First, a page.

Tag Archives: humility

The Trinity: Why Stick With A Bewildering Doctrine?

Welcome to this morning’s service at St Augustine’s. We are delighted to have you with us.

Today is Trinity Sunday. The Trinity is definitely one of the more tricky Christian doctrines, and so this is one of the more complex pew sheets for the year!

  • Not three Gods, but one God: Father, Son and Spirit.
  • Not one God who changes from Father to Son to Spirit depending on what he’s doing. Rather, God who is Father in relationship with Son in relationship with Spirit in relationship with Father.
  • Not one God with three different heads that pop up at different times. Instead, the Triune God.

Is this supposed to make sense? And how do we make Christian belief simple and easy to communicate to a desperately needy world if we insist on doctrine that seems to contradict itself?

Interestingly, the Trinity is not explored or even mentioned in the Bible. What we do find though are these sorts of things:

  • From today’s OT reading, Deut 6:4, “Hear O Israel: The Lord our God, the Lord is one” (“oneness’ is a key concept).
  • Psalm 24:10… who would the King of Glory be, entering Jerusalem to defeat God’s enemies? Yahweh Almighty himself! (yet it is Jesus who comes).
  • Jesus is described as God in numerous ways (e.g. “The word became flesh”, “The exact representation of God’s being”, “The Lord of Life”, “The [visible] image of the invisible God”.
  • Jesus refers to God as The Father, and himself as The Son, and talks about himself as having come from the Father’s side (John 17:5). And he promises to send the Spirit once the Son has gone… so in some way God is relational, even though there is only one God.

Yes this is complex. But why do we want God to be simple? What makes me want to explain everything about him, or draw a diagram to depict him?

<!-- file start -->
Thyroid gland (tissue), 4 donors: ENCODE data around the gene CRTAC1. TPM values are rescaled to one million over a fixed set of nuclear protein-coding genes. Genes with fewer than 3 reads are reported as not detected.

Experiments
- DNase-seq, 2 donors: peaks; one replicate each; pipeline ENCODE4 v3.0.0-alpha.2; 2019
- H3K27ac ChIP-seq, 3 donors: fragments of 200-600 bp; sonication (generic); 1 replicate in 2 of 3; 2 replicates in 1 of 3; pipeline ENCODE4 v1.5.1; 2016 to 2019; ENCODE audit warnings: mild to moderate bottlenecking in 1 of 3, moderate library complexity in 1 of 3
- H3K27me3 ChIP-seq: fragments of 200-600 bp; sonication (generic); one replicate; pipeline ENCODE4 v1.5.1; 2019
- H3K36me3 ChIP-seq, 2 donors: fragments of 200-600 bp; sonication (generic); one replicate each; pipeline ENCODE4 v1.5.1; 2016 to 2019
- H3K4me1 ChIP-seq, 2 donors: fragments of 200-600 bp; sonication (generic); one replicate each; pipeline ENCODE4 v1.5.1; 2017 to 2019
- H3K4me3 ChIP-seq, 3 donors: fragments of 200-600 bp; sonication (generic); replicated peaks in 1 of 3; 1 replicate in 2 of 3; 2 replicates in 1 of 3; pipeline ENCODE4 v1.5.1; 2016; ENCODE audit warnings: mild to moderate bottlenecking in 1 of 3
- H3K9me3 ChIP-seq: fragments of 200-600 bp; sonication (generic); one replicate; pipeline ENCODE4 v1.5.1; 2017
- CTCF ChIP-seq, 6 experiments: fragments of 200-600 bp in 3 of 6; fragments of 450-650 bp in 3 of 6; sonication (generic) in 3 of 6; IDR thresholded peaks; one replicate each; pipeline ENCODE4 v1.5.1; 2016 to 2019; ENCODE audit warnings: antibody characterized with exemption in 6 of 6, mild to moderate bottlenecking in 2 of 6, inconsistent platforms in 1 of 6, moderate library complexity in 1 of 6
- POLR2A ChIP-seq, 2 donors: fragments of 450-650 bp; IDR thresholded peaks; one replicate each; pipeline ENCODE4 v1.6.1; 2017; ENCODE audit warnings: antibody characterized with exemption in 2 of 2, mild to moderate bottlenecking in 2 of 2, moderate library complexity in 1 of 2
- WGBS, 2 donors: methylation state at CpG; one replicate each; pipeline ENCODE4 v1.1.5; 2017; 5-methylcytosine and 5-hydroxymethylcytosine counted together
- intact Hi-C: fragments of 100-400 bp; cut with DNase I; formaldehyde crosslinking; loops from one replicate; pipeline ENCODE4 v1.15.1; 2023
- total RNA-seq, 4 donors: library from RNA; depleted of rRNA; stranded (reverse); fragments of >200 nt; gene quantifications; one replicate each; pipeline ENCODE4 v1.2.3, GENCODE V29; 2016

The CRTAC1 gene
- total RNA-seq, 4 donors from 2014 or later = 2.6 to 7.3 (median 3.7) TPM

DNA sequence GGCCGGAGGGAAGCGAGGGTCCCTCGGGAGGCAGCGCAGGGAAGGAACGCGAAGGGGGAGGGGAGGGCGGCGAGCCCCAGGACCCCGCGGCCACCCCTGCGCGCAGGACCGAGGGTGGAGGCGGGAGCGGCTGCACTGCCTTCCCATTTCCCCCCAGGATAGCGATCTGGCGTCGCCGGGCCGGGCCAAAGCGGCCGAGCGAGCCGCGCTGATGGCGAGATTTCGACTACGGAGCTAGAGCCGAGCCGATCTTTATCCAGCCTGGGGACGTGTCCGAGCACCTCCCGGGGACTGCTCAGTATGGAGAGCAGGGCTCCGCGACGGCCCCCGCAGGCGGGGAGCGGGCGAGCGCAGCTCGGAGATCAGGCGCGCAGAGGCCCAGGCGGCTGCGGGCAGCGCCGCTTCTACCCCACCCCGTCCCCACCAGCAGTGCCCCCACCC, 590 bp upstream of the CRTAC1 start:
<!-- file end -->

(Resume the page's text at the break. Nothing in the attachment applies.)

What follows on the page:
God wants us to seek him. And he has made himself seekable in the pages of Scripture. But the Bible’s picture of God describes a glorious, unapproachable, incomprehensible, eternal being, who is the source of all life and wisdom. Put simply, I am merely a created being, and my wisdom is therefore limited. The doctrine of the Trinity is the best attempt by theologians to explain how God describes himself in the Bible. And in fact all the doctrine can do is show us what we can and cannot say about God.

So rather than leading us to speculation or cynicism, may the doctrine of the Trinity lead us to humility and worship!

Palm Sunday: laying out the green carpet

Welcome! We trust that you enjoy your time today at St Augustine’s. We’d love to connect with you in some way if you are up for it. Feel free to chat to me after the service, or to contact me using the contact information on the pew sheet.

Today is Palm Sunday and we remember the entrance of Jesus into Jerusalem. In our Lent Bible Studies we looked at this recently in Mark 11. It is often called the “triumphal entry”. Why do you think this is?

There was certainly a big crowd. Many people spread out their cloaks on the road. Others had cut leafy branches (or palms) and laid them out on the road. So Jesus had a kind of ‘red carpet’ welcome, although it was more likely a green carpet!

In addition to what they did, it is important what they said. In Mark 11:9-10, the people called out a range of things. The first was “Hosanna”, which is a term of praise. But it literally means “Oh save us!” It is actually a cry for help, addressed to Jesus.

The second cry is “Blessed is he who comes in the name of the Lord”. This is God’s envoy. And to say that he is blessed is to speak with great admiration for him. It’s an expression of great honour.

The third cry is “Blessed is the coming kingdom of our father David!” David was promised an eternal kingship for one of his descendants, and to associate Jesus with that kingdom is to say this is promise-fulfilment time. Hopes are high for this man. Not only are they treating him as king, they are suggesting that a new, eternal reality is dawning.

The fourth cry “Hosanna in the highest” implies that heaven is watching on. The angels are participating in this praise of Jesus the One come to save.

And yet… he is riding a donkey, not a king’s warhorse. This is a fulfilment of Zechariah 9:9, which promised that Israel’s king would be … lowly. This means he is simultaneously victorious and humble.

How do you view Jesus? Humble and weak? Victorious and judgemental? Neither of these pairs reflect the Bible’s value system. In the Bible, humility is connected with strength, not weakness. And victory is given (by God), not snatched by superiority.

So this Easter, let us grow in our admiration for Jesus, seeking to know him as he truly is. After all, there is much to draw us to him!